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Salaries: The tech talent market in the UK and Ireland

Earlier this year, Computer Weekly released its annual salary survey for those working in technology in the UK and Ireland. As RedCat has recently produced an infographic illustrating some statistics of the Front-End Development market, alongside consultant Jack Prior’s commentary, now seems like as good a time as any to discuss tech salaries in the UK.

The results of the Computer Weekly survey show how salaries have changed for those in the industry in the last year, as well as developments in other areas such as benefits, diversity and the impact of Brexit.

Starting with pay, it found that the average salary for IT workers in the UK is £81,116, a rise of more than a quarter from what the average tech worker earned in 2016, when the survey reported an average salary of £64,590.

That result may have been skewed somewhat by the inclusion of executive roles in the survey; it noted that experience combined with seniority makes for a serious paycheck – those in an executive vice-president, senior vice-president, vice-president or associate vice-president position with more than 30 years of experience had a whopping average salary of £204,142.

Nonetheless, the study does show that salaries are healthy for all ranges of seniority. Salaries for architects, for instance, reached an average of nearly £75,000.

Why people move

The study looks into what motivates people to move from their existing job. 45% of IT professionals, according to the study, are not “actively looking” for new jobs, but are open to opportunities.

For what the study calls the “general IT worker”, the main motivation to move jobs is salary – perhaps understandable given that this is the lowest paying area that the study looks at. For those higher up the food chain, things like a better commute, a nicer office or flexibility matter more: half of those in the executive group said that work-life balance is an important consideration for them, perhaps understandably given that these people are likely to be older and have families.

When it comes to the client side, the study highlights the fact that there is a significant talent gap, with a majority of firms saying that they forecast a skills shortage next year. That’s particularly true, it says, in areas like data science and cybersecurity, where demand is high and supply is low. Predictably, in these areas, salaries are increasing at a higher rate than the rest of the market.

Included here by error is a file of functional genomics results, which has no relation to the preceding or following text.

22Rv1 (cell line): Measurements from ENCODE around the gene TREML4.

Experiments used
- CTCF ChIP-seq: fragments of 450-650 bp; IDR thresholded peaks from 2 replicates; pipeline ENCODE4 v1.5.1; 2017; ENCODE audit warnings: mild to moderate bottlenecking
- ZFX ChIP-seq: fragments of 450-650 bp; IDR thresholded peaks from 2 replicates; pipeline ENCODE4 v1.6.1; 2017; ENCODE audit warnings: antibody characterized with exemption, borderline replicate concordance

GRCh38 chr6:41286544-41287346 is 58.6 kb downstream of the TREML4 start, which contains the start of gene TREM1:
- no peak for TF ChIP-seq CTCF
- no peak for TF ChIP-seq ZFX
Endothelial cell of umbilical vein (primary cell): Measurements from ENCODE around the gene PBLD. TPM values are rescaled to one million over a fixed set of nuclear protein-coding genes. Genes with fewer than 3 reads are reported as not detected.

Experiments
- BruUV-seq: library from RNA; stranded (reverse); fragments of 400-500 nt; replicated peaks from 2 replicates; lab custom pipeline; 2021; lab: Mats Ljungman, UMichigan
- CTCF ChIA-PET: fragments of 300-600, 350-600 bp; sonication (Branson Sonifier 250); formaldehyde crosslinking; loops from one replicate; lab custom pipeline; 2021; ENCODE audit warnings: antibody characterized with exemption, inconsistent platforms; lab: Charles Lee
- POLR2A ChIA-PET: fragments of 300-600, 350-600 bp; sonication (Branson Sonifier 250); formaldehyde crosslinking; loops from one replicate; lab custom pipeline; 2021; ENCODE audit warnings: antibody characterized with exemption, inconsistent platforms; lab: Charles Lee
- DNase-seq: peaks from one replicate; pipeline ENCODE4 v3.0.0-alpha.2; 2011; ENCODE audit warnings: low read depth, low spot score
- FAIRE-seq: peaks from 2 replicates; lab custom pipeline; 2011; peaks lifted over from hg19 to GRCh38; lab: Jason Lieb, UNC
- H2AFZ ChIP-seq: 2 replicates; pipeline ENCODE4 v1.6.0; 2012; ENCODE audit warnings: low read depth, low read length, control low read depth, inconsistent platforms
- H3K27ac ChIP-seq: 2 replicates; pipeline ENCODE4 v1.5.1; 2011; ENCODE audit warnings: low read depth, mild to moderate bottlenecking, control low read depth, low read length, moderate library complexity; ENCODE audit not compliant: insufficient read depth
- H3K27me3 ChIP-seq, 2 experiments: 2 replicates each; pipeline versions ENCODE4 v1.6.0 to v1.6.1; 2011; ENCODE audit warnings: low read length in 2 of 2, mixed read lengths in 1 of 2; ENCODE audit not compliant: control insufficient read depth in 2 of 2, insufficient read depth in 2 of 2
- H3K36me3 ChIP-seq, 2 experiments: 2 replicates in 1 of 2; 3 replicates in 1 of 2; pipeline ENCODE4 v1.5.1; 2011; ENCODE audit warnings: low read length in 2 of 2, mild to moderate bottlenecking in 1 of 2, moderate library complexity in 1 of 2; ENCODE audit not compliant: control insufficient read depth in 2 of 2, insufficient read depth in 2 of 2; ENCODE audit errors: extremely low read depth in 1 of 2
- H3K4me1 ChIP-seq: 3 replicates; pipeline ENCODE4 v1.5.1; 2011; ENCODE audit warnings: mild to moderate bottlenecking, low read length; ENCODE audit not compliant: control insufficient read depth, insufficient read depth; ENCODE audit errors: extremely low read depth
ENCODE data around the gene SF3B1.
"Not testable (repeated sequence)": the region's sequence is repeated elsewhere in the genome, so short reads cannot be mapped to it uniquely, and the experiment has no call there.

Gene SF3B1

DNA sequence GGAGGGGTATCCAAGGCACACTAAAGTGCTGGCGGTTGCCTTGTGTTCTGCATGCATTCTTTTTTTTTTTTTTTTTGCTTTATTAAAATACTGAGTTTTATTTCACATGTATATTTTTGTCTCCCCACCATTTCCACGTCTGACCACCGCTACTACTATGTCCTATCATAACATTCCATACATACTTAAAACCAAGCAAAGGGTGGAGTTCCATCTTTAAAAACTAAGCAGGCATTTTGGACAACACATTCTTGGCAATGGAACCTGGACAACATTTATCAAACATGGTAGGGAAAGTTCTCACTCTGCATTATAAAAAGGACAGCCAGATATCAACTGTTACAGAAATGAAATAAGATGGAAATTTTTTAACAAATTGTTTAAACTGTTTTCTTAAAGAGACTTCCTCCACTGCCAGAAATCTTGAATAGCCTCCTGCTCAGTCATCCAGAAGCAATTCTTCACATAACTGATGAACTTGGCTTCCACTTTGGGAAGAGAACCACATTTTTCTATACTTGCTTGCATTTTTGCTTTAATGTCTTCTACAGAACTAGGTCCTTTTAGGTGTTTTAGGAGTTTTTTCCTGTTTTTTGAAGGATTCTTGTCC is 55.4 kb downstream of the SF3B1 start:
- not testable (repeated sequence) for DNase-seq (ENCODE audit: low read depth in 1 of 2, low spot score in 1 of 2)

What people like

As well as the aforementioned preferences such as flexibility and a better commute, a major motivation for many IT workers is also learning new skills, the study says. There has also been a focus on mental health this year, the study says, in a response to calls for an improvement in this area.

But more than anything else, the respondents said they wanted to see an increasingly diverse workplace. The study found that 40% of the IT pros surveyed were not aware of any diversity projects in their workplace. The most pressing equality issues are gender, followed by ethnicity and age, the study says.

While nearly half of enterprises said they are making an effort to improve diversity issues, nearly two thirds of respondents said that they thought levelling out the numbers of men and women in IT would go some way towards solving the skills shortage, especially in the area of cybersecurity. And executives (perhaps understandably) seemed especially aware of this, with 77% agreeing with that sentiment.

And coming back to benefits, some of the results show that the basics are still what matters most – the opportunity to work remotely and to be flexible with hours was much more important in people’s responses than, for instance, work nights out.

‘The candidate controls the market’

What this reinforces is the power of the employee, rather than necessarily the employer. In a market where skills are lacking and demand is higher than ever, people necessarily have the ability to move around if they don’t believe they’re being appropriately remunerated, or that their work-life balance isn’t right, or that they aren’t learning anything new.

And, mirroring the findings of the RedCat research, it also shows that pay is on the up. It is, therefore, a tough market for employers looking for fresh talent – it is likely to be expensive. But the emphasis on flexibility also shows that doing some simple things like improving work-life balance will also engender goodwill from IT professionals; so it needn’t all be about money.

Nonetheless, as RedCat consultant Jack Prior writes, it is the candidate who controls the market.

Salaries: Front-End Market Overview
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